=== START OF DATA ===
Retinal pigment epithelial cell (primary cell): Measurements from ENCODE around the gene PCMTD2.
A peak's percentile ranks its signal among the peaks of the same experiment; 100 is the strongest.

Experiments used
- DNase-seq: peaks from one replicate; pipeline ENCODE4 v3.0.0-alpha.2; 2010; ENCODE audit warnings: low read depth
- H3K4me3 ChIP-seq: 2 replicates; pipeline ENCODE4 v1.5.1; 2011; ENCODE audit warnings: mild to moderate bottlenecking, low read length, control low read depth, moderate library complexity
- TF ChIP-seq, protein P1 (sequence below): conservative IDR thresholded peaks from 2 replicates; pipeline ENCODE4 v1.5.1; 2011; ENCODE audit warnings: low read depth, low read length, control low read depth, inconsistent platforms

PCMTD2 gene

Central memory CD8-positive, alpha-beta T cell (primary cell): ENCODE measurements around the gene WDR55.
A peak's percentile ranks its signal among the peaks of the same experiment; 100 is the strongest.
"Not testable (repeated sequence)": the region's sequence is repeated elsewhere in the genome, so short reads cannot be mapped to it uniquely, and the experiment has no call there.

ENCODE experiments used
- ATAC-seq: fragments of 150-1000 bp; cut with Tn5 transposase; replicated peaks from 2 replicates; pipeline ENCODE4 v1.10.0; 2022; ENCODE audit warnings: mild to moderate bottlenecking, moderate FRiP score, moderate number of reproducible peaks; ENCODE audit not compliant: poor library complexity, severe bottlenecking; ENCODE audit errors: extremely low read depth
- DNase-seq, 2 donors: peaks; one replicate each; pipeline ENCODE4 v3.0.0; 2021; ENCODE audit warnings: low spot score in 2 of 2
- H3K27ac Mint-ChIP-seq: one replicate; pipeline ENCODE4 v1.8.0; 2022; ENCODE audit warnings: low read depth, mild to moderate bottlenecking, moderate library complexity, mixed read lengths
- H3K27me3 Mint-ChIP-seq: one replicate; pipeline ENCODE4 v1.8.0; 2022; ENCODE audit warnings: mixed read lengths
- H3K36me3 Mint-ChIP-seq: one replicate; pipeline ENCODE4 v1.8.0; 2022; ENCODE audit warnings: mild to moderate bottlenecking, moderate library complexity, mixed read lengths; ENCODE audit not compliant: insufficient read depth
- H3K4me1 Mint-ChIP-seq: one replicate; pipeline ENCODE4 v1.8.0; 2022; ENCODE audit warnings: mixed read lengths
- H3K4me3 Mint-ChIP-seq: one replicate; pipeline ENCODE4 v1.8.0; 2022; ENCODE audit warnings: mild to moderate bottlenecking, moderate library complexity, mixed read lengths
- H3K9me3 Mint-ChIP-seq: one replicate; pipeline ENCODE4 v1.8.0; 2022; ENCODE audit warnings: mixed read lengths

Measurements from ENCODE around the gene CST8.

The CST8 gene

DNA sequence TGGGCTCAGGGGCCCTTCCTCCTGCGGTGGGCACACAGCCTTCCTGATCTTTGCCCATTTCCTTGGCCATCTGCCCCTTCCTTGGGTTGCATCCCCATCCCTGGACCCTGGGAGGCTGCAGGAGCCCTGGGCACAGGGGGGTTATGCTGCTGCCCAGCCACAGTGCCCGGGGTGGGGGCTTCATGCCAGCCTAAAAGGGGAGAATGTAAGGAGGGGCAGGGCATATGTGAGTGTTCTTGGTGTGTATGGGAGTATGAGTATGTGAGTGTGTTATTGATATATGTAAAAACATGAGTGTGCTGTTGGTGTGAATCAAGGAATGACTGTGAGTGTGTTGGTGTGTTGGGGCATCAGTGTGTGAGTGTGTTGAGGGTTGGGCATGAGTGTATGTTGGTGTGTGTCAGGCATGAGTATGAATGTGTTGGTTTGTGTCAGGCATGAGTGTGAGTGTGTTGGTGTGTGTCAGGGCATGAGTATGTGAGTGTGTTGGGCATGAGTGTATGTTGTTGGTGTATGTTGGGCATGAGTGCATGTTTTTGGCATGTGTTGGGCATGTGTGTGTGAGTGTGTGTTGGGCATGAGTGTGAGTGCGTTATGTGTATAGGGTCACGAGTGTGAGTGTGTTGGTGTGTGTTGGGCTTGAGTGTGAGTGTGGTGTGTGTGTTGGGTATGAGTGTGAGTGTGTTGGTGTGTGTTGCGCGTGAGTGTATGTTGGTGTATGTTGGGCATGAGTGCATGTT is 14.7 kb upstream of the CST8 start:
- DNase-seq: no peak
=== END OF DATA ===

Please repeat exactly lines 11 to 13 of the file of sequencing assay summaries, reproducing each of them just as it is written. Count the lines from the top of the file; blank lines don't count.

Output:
ENCODE experiments used
- ATAC-seq: fragments of 150-1000 bp; cut with Tn5 transposase; replicated peaks from 2 replicates; pipeline ENCODE4 v1.10.0; 2022; ENCODE audit warnings: mild to moderate bottlenecking, moderate FRiP score, moderate number of reproducible peaks; ENCODE audit not compliant: poor library complexity, severe bottlenecking; ENCODE audit errors: extremely low read depth
- DNase-seq, 2 donors: peaks; one replicate each; pipeline ENCODE4 v3.0.0; 2021; ENCODE audit warnings: low spot score in 2 of 2